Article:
In my presentation, I plan to share a little of my story and my hope that a renewed faith in our Lord’s intention to save all, and ability to save all, will unite our divided Christian Church and inflame an ancient hope in the people of our world—a longing for communion with our Maker and with each other.
As the son of a Presbyterian pastor, I grew up surrounded by theological tensions that have torn the Church apart for hundreds, if not thousands, of years. I’ve now come to believe that these tensions can be largely resolved if we would only re-examine our commitment to the unbiblical idea that God would endlessly torture some of his own creation. Of course, this “re-examination” also requires that we surrender our “flesh” to the judgment of God—our flesh which delights in exalting itself and our institutions at the expense of our competitors.
As a young man, I watched my father publicly tried and removed from his church by a “liberal” denomination because they considered him to be too “conservative.” Twenty-six years later, I was defrocked and removed from my church by the “conservative” denomination, that my father helped create, because they considered me to be too “liberal.” Ironically, both my father and I wanted to preach the Gospel, which we found in Scripture. Liberals like to think that they champion Love, and conservatives like to think that they champion Truth, while both seem to ignore the biblical revelation that Love is Truth, and Truth is Love, and that’s the painfully Good News revealed at the cross.
For the last 1500 years, the Church in the West, as an extension of nation-states and empires, has taught that Scripture teaches a doctrine of Endless Conscious Torment. In my experience, liberals deal with this horrifying idea by arguing that Scripture is not entirely true, but God is most definitely Love. On the other hand, conservatives deal with this horrifying idea by arguing that Scripture is entirely true but not entirely powerful… or not entirely love, both of which Scripture clearly teaches.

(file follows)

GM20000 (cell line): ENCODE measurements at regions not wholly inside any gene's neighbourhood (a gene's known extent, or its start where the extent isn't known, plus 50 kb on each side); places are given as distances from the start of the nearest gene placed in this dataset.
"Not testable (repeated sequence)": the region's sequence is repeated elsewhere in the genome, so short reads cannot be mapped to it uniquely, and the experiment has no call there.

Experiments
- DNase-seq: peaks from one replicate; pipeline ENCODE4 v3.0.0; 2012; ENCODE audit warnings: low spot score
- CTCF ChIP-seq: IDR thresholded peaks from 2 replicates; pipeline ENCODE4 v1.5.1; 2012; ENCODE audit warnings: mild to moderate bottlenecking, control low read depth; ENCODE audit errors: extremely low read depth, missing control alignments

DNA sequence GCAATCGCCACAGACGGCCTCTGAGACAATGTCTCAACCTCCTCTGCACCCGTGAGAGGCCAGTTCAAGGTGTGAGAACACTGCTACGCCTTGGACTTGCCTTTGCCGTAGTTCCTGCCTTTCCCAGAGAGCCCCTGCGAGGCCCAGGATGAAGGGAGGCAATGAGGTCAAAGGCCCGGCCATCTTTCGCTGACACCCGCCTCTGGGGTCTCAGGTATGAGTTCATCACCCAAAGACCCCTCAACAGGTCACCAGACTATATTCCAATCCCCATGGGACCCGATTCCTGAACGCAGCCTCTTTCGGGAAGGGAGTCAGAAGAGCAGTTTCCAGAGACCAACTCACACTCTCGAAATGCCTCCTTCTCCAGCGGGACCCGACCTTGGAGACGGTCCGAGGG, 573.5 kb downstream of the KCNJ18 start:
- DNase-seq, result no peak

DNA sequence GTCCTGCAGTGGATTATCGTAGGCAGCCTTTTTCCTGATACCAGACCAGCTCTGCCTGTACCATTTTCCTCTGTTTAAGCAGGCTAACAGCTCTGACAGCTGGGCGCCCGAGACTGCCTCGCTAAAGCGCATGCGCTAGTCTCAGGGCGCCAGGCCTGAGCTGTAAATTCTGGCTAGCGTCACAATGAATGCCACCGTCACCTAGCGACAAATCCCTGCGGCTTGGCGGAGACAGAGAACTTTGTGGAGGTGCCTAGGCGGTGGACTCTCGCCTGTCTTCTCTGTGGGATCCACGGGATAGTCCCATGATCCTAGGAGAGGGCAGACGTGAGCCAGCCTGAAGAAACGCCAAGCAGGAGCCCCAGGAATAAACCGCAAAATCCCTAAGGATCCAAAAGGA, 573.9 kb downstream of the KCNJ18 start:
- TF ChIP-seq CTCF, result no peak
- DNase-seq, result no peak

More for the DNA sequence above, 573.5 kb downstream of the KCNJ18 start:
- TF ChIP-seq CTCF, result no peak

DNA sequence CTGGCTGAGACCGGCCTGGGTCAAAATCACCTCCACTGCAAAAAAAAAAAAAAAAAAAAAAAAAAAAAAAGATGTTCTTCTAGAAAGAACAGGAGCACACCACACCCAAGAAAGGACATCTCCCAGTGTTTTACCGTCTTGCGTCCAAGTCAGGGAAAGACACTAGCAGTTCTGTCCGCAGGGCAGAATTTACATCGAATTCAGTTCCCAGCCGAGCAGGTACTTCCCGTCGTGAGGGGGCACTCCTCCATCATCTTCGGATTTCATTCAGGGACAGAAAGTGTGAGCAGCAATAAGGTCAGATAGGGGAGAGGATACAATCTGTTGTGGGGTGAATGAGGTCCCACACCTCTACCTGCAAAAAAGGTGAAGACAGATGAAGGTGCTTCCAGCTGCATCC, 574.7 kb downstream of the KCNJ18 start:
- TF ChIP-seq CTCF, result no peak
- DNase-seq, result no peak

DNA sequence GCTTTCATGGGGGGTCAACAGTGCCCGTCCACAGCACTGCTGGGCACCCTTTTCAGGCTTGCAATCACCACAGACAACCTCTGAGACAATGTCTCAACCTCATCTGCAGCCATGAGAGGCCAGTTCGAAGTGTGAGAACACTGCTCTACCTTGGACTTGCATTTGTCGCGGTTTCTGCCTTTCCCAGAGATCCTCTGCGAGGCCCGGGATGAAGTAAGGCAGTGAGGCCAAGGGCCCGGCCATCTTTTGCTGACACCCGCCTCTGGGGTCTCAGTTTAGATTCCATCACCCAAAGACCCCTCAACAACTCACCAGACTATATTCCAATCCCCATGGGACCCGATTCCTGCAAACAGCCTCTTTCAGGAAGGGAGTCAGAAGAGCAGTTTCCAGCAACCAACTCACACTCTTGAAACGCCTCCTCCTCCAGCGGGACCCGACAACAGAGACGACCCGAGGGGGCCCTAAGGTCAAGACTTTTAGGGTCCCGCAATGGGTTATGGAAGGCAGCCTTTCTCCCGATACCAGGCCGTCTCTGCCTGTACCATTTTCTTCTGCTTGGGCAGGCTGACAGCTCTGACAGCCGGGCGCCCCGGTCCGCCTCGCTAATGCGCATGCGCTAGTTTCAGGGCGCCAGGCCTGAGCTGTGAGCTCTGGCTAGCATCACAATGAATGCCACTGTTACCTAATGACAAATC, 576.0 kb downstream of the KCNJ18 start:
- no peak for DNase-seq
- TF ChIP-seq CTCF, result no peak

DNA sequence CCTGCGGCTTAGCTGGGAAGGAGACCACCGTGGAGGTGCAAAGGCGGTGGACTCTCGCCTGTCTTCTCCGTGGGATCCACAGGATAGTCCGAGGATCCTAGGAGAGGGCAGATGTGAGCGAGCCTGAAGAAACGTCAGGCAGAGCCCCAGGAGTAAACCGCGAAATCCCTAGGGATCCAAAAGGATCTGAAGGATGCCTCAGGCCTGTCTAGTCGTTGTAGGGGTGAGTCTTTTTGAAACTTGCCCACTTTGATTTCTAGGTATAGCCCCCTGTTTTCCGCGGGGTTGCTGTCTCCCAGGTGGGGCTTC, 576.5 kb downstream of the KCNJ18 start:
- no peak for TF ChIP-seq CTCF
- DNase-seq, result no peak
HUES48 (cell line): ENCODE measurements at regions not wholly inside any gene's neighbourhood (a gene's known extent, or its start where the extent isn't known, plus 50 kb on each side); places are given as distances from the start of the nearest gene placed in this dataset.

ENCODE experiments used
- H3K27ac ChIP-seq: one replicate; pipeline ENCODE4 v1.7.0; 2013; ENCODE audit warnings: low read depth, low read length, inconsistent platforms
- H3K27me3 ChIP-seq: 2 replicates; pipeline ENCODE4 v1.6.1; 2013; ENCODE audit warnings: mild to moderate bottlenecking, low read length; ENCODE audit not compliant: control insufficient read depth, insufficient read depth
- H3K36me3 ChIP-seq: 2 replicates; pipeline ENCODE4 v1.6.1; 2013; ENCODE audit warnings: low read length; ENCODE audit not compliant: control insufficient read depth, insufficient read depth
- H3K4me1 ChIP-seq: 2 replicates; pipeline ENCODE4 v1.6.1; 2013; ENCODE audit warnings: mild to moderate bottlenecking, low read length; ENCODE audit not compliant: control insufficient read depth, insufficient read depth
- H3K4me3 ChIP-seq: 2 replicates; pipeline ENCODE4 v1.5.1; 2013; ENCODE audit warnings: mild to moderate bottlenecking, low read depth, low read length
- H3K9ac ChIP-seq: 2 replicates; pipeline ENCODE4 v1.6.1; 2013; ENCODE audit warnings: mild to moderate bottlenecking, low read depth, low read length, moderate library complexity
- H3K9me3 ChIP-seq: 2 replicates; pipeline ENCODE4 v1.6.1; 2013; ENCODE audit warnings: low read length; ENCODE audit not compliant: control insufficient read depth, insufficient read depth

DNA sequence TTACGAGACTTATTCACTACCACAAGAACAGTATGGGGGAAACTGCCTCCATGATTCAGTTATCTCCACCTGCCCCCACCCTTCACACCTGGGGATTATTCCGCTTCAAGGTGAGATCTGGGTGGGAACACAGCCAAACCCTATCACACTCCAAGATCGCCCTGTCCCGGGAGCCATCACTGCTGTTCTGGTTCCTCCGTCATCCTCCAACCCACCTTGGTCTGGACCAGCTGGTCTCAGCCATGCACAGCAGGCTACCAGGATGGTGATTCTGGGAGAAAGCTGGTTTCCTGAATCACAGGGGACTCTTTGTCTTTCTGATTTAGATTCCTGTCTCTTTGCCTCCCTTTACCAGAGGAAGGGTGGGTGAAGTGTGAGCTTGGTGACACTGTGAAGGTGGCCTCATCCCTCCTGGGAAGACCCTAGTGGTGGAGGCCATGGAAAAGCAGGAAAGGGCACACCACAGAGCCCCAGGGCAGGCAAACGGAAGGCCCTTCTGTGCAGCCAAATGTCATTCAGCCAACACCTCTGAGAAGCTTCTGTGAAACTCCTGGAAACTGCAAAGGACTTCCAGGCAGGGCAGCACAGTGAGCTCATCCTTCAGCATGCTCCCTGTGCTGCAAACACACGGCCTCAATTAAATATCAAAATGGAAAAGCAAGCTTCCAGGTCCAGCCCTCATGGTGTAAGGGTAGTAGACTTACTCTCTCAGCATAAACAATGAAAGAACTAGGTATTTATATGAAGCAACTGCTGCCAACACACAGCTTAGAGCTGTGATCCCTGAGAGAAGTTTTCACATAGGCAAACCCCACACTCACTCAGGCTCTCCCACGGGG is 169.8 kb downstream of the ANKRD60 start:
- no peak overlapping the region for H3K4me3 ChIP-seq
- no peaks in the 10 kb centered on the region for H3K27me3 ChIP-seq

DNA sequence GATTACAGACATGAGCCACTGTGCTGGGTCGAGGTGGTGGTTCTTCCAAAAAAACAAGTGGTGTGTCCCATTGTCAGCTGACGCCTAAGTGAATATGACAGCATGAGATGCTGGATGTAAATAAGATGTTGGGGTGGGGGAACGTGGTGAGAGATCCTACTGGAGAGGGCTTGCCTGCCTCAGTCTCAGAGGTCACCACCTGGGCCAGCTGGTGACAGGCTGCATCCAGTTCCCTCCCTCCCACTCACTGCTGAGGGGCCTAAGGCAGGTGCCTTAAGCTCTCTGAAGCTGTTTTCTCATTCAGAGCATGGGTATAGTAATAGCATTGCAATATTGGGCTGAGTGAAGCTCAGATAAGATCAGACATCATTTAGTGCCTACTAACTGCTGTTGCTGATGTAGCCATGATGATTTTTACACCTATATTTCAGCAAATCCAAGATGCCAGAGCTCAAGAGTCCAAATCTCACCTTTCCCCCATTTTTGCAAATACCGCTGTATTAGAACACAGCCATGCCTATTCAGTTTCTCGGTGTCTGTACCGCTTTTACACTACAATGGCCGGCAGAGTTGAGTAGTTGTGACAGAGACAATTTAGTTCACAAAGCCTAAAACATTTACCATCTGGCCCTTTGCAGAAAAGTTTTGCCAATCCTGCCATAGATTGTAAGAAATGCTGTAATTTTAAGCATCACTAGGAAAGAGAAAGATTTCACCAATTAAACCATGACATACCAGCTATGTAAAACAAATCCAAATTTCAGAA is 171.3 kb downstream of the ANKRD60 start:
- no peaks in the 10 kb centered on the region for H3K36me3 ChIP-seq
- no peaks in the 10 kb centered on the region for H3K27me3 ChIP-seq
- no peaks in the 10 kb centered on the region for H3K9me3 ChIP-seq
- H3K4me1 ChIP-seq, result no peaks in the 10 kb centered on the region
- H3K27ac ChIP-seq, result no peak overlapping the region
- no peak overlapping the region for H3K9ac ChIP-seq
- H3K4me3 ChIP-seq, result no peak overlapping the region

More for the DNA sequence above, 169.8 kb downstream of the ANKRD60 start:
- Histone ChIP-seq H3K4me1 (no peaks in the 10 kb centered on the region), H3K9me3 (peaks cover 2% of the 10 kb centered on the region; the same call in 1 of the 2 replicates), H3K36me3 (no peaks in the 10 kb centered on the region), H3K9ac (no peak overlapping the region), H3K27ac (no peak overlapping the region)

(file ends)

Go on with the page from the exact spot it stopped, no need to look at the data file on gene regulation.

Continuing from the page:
And, of course, this brings up the second great tension in the Christian Church—at least in the West. This is usually described as the tension between Arminianism and Calvinism. Those of an Arminian persuasion deal with the horror of Endless Conscious Torment by suggesting that this “reality” isn’t God’s Will but our will, which leaves us with the terrifying and arrogant notion that our will is stronger than God’s Will—that God is all-loving but not all-powerful. Those of the Calvinistic persuasion deal with the problem of Endless Conscious Torment by suggesting that God’s Will is always stronger than our will, which leaves us with the terrifying and debased notion that God does not will to save all—God is all-powerful but not all-loving.
Some would argue my position to be extreme, but I would argue that it’s in between, and this in-between place is the heart of the Gospel and the center of the Cross. All these tensions are resolved in the revelation of Jesus Christ and Him crucified. Everything is gained, and yet one thing is lost—eternal conscious torment and, of course, the human ego. That’s not two things but one.
The name Jesus means “God is Salvation” and destroys the ego which believes “Peter is Salvation.” It’s the ego—my flesh and our flesh—which makes us susceptible to the lie and blind to the clear reading of Scripture.
My ego is not salvation; “God is salvation.” Jesus is Truth in Love and Love in Truth. And God is free to predestine me to freedom—His freedom… even in human flesh, the image of God, our Lord Jesus.
God is all-powerful and God is all-love; both the Calvinists and Arminians are right. Scripture is profoundly true, and Scripture teaches that God is Relentless Love; both the conservatives and liberals are right.
When we meet at the cross, God makes us all right, and God makes us One…just as Scripture testifies that He has and that He will.